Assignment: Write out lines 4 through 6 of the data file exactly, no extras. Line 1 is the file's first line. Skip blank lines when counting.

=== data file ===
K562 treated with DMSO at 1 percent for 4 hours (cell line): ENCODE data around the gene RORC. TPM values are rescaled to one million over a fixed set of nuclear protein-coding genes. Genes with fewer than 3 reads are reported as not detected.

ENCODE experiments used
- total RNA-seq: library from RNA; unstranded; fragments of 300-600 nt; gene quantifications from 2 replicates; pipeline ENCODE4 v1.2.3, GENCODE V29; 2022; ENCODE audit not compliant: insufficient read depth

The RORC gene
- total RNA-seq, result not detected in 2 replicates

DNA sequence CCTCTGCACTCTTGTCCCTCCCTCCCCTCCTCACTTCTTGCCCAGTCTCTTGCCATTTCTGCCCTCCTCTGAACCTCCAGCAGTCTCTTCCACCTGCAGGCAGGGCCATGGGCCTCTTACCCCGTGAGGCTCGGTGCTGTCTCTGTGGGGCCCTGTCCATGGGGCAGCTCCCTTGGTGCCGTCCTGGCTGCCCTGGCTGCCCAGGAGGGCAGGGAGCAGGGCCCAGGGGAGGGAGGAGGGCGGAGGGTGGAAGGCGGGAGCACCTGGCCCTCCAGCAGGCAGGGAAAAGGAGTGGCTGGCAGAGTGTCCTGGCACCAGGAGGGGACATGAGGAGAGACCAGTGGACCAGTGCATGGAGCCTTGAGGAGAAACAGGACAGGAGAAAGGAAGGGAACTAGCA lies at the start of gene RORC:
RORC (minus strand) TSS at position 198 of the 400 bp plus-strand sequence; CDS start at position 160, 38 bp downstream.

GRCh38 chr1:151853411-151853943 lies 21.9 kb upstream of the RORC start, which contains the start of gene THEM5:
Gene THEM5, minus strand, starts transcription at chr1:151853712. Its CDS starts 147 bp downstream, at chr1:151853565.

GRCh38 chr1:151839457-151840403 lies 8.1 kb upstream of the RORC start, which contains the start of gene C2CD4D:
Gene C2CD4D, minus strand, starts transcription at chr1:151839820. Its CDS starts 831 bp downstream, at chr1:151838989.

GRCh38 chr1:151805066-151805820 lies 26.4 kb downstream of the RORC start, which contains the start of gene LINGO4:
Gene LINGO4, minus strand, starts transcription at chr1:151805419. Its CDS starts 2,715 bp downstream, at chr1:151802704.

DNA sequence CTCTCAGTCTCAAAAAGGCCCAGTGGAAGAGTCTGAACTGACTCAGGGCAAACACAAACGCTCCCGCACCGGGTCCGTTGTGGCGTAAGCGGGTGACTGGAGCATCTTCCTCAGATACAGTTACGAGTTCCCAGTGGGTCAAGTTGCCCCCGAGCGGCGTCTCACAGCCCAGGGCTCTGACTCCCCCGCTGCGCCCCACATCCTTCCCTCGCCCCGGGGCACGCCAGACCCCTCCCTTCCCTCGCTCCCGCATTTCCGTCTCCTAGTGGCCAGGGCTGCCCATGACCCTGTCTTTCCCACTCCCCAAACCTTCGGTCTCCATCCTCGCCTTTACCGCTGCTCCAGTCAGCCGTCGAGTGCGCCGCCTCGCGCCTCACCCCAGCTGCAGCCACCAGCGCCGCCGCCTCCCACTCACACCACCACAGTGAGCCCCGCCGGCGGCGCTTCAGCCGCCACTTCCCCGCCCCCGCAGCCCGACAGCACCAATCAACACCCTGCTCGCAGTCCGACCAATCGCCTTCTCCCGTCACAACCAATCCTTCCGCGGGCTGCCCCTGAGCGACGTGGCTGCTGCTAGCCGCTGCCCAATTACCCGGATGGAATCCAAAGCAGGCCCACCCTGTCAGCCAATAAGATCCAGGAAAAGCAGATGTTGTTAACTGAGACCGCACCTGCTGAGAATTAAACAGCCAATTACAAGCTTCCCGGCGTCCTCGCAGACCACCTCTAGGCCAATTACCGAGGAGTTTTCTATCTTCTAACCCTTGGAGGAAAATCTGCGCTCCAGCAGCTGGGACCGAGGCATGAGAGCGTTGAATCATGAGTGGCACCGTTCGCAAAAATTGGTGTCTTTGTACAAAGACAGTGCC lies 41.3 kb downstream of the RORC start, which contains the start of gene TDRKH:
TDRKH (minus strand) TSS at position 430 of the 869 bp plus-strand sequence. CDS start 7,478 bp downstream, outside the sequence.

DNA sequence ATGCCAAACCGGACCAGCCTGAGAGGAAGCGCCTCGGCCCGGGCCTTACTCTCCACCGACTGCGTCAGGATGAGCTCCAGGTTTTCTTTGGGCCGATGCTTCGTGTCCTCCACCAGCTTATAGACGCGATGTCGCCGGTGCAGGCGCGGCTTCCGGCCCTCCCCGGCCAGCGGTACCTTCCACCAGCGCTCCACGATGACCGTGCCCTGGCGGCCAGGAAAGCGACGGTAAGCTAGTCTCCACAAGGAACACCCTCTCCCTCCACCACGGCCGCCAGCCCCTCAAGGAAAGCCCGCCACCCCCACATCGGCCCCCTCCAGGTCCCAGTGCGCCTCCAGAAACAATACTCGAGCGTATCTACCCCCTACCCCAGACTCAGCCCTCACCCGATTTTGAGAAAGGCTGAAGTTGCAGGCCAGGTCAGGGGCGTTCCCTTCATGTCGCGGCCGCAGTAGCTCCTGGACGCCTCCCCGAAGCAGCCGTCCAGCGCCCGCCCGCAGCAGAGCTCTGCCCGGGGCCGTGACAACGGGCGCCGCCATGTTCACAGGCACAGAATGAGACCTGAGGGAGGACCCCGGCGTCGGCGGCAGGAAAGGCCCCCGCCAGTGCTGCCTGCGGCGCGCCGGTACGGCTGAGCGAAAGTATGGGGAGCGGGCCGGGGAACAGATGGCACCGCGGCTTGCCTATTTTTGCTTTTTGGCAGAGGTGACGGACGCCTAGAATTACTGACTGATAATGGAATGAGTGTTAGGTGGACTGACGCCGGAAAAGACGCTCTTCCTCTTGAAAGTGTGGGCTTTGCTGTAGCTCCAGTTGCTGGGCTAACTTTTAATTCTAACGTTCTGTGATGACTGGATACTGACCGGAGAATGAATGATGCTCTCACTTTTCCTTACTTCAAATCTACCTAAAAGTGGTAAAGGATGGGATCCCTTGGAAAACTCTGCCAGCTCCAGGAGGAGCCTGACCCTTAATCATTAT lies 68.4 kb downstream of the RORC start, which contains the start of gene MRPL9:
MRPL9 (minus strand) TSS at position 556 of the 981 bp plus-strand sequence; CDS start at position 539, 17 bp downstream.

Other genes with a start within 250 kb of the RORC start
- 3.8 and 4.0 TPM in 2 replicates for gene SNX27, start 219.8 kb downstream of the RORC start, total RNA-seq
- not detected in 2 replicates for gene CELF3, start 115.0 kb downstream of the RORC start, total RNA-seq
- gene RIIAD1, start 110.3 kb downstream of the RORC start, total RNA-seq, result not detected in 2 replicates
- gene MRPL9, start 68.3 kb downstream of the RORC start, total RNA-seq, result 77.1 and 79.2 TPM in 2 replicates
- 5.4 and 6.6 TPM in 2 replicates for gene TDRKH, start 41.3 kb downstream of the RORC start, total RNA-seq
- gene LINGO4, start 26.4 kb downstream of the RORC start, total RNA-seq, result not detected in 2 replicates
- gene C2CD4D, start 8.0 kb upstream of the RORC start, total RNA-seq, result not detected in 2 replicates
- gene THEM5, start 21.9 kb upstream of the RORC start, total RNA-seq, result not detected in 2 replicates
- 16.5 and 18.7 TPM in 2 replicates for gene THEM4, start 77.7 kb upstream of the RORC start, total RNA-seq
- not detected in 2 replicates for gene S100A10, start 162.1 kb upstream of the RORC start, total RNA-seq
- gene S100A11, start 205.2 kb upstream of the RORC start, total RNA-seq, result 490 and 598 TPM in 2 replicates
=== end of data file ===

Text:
The RORC gene
- total RNA-seq, result not detected in 2 replicates

DNA sequence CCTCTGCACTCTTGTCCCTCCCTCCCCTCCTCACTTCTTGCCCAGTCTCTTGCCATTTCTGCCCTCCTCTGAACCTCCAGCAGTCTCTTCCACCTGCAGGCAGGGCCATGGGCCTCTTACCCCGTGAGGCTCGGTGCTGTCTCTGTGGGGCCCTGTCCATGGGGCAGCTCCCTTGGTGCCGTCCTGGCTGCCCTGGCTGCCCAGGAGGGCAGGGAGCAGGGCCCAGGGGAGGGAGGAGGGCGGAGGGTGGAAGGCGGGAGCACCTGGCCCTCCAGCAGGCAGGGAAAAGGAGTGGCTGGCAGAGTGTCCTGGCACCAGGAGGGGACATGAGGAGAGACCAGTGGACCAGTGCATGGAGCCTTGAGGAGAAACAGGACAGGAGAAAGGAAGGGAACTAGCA lies at the start of gene RORC: